Posted by: Bonnie Anderson | July 11, 2011

A Bird in the Hand

Thanks for stopping by during my walk through life with pets in our family (see yesterday’s post for more info).  Here’s a glimpse of pet #1.

When Bob and I first were married we lived in a small apartment in Maryland, just outside of DC.  We had both grown up with pets in our homes, but a dog or cat was out of the question in our apartment building.  We could own a bird though.  My family had always had a budgie (short for budgerigar and more commonly known as a parakeet). 

Bob and I went to Woolworth’s pet section and found a selection of birds.  We picked out one and watched the young girl working there try to get her nerve up to get it out of the cage for us.  After quite a battle, which the bird was winning, I stepped in and stuck my hand in the cage and snatched our bird out.  I’d been raised around birds – no big deal. 

Anyway, Bob and I set up a cage with everything our little Buddy would need – food, water, a swing and a seed bell hanging from the top of his cage.  The problem was the seed bell was too high for him to reach so we had the brilliant idea of taking the little ball bearing chain off a pair of nail clippers and using it to lower the bell.  It worked perfectly and before we knew it, Buddy was climbing on the bell and chowing down on his treat.

A couple of days passed and one night Bob and I were having dinner when all of a sudden Buddy started flailing and flapping around his cage.  We looked up and there he was – hanging from that little chain like it was a noose.  He had eaten all the seed and was playing on it.  (No matter how many times we had told him not to put his head through the chain he did.)  If you’re not familiar with birds let me explain the problem – the head goes through just fine as the feathers lie down nicely as thrust through the chain.  When he tried to pull his head out, he was going against the feathers so they did not cooperate.  Therefore, he was hanging like a condemned man in an old western.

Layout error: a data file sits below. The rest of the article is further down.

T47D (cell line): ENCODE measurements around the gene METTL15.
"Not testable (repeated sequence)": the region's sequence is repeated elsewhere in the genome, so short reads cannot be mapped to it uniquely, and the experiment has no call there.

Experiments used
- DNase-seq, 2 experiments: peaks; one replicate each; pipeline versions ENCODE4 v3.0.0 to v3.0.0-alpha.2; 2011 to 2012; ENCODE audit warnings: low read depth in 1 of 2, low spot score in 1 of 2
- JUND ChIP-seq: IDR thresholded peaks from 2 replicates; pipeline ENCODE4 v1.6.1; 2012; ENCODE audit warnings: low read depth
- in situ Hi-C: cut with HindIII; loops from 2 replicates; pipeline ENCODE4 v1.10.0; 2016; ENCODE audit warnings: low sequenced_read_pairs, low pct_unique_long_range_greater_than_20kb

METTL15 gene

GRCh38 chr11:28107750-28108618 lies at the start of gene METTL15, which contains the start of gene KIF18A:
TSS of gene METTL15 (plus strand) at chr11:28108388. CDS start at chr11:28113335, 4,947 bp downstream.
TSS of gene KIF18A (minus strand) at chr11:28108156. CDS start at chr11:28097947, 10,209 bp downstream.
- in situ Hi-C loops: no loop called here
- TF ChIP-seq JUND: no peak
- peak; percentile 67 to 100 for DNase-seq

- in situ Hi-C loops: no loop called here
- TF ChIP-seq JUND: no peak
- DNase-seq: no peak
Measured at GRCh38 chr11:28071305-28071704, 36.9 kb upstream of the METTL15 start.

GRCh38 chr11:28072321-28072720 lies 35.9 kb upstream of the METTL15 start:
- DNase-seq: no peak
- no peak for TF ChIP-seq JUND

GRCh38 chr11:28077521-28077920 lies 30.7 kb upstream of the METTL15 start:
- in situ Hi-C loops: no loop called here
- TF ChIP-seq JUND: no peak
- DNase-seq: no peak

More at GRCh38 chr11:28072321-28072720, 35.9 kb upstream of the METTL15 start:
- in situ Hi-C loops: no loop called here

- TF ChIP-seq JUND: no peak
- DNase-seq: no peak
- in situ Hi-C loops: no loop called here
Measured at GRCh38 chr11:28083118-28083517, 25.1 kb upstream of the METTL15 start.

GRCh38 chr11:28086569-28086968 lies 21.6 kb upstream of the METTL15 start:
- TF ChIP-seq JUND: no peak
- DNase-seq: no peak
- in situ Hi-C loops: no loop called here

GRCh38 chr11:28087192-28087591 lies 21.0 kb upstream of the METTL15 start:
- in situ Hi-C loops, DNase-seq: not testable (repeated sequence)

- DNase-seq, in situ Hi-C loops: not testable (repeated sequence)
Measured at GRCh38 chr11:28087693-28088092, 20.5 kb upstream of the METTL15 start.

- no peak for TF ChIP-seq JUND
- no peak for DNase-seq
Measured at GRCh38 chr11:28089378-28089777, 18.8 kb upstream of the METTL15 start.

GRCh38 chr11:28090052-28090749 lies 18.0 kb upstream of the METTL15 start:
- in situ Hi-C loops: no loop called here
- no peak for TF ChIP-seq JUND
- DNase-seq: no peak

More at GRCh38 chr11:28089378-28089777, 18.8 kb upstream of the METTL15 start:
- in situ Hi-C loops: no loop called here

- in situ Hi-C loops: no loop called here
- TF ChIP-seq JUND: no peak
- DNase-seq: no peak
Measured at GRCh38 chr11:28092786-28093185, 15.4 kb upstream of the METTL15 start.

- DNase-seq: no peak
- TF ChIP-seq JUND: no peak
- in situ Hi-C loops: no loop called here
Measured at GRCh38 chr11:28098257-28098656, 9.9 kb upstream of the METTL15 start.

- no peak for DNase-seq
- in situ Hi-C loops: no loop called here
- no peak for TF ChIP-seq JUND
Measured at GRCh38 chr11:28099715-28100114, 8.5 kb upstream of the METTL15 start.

Bob jumped up, opened the cage and held Buddy so that he wouldn’t complete his accidental suicide attempt.  Remember that I mentioned we were newlyweds and lived in an apartment.  That means that we had no tools, save a screwdriver.  I ran next door to get help from our neighbor, whom I had never met, and pounded on the door.  When he answered I practically yelled in his face, “Please, help me.  Do you have any wire cutters?  Our bird is trying to hang himself.”

Thankfully, he took me seriously and did have wire cutters.  He saved the day and Bob was able to free our little bird.  We all came out of it relatively unscathed, though Buddy did look a little pale.  It was a unique way to meet our neighbors.

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Responses

  1. That’s too funny! I think Derek would be very satisfied if one or both of our birds decided to commit suicide. I think he’s trying to figure out a way to put them on mute cause when he comes out to have his quiet time each morning that’s when they are loudest (they pipe in equally loud during prayer time in homegroup)!

    • Tell him God’s creatures are praising Him. I do love the sound of birds singing, but budgies can be very loud chirpers. We used to keep water handy to squirt them if they got too loud.

  2. Haha! I’ve never heard this story! You tell it so well, as usual! 🙂

    • Thanks, Debi. Hard to believe that was 35 years ago!


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